Fog on the Essex marshes

Structurally, Dickens' third sentence is a hybrid of the previous two:

Fog on the Essex marshes, fog on the Kentish heights.

Like the first sentence, it's a short, punchy, and fragmentary.

Like the second sentence, it imagines an axis and then shows us two contrasting poles.

In this instance, the axis is north-south, and the contrasting poles are the marshes in the north and the heights in the south. 

"How do you know it's north-south?"

By looking up Essex and Kent on a map! (And in the middle there's Greenwich, which will come up in the next snippet.)

Map showing Essex and Kent

If you lived in London, this axis would be obvious—but even if you don't, you still get the sense of 'from one end to the other' in the description.

So, for your variation imagine an axis, even if it might not be obvious to your reader what it is.

The snippet has a simple parallel structure:

  • The intrusion: Repeating the name of the intrusion.
  • Location: A simple prepositional phrase to locate the intrusion.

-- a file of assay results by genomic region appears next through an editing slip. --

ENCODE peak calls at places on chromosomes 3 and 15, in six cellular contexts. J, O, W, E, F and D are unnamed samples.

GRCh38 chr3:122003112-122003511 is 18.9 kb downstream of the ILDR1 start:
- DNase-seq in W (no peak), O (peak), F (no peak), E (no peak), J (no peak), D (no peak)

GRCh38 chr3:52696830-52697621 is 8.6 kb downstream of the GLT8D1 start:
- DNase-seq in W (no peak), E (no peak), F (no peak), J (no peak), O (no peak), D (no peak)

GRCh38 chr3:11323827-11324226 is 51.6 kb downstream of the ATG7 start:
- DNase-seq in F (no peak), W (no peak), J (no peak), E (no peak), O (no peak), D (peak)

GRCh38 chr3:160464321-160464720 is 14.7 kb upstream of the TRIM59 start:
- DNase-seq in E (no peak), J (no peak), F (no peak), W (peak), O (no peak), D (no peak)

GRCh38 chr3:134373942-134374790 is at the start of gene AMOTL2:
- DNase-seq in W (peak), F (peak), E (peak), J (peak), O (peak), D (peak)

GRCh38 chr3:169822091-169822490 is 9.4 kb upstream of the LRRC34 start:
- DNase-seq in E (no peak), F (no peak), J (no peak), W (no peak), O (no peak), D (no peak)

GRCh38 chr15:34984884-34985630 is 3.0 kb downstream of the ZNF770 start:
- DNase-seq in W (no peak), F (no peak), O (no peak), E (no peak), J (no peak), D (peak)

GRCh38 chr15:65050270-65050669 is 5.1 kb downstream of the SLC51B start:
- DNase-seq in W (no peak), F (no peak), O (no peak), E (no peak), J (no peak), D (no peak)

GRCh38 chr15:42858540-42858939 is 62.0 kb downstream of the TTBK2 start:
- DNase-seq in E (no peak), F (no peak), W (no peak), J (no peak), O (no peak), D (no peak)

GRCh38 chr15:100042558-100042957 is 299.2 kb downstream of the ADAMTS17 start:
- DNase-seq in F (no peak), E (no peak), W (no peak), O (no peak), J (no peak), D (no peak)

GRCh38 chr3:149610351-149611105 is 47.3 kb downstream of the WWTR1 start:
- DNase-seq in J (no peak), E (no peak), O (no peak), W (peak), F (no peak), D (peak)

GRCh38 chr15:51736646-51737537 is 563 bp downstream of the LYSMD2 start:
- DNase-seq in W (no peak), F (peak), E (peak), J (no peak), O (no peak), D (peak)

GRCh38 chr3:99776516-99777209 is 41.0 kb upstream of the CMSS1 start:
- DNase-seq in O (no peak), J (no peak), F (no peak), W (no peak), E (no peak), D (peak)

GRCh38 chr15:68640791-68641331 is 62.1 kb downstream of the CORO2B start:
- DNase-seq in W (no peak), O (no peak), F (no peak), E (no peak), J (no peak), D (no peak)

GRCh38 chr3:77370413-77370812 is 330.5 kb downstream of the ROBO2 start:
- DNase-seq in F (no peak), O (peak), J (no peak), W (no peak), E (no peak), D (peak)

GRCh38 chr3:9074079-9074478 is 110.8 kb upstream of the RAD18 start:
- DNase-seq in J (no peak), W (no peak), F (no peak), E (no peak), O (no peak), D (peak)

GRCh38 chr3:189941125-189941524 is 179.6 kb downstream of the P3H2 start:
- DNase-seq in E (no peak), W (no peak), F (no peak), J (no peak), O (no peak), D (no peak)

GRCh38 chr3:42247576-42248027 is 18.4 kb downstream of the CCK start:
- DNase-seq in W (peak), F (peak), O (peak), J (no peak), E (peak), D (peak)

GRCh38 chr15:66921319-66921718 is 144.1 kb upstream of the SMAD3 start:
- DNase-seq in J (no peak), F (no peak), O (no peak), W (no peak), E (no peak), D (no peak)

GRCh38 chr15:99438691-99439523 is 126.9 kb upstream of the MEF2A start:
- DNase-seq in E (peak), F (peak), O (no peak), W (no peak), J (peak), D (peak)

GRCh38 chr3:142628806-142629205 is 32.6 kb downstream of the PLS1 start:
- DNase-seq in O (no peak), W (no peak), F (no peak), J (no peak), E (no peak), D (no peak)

• Comma: In this snippet, the fragments are joined by a comma. Why not a semicolon? Basically, because these fragments are short and don't need the extra breathing room of a semi-colon to help the reader follow them.

Here's the pattern applied to our sweat and alligator examples.

Can you see/guess what the axis and contrasting poles are?

Sweat in the swollen clouds, sweat on the cement streets.

Notice how in the sweat example we changed the scale of the axis from human (head-toe) to city (sky-ground) in order to go to more interesting locations.

Gators on the Belleair beach, gators in the Plant City fountain.

Write your variation here.

By now you might be noticing how the repetition and rhythm in each of these snippets creates a musical effect, sort of like the way a background score draws you into a movie.

Notic how the effect isn't created only through repeating the word 'fog', but also by the variations in shorter and longer sentence and clause length throughout.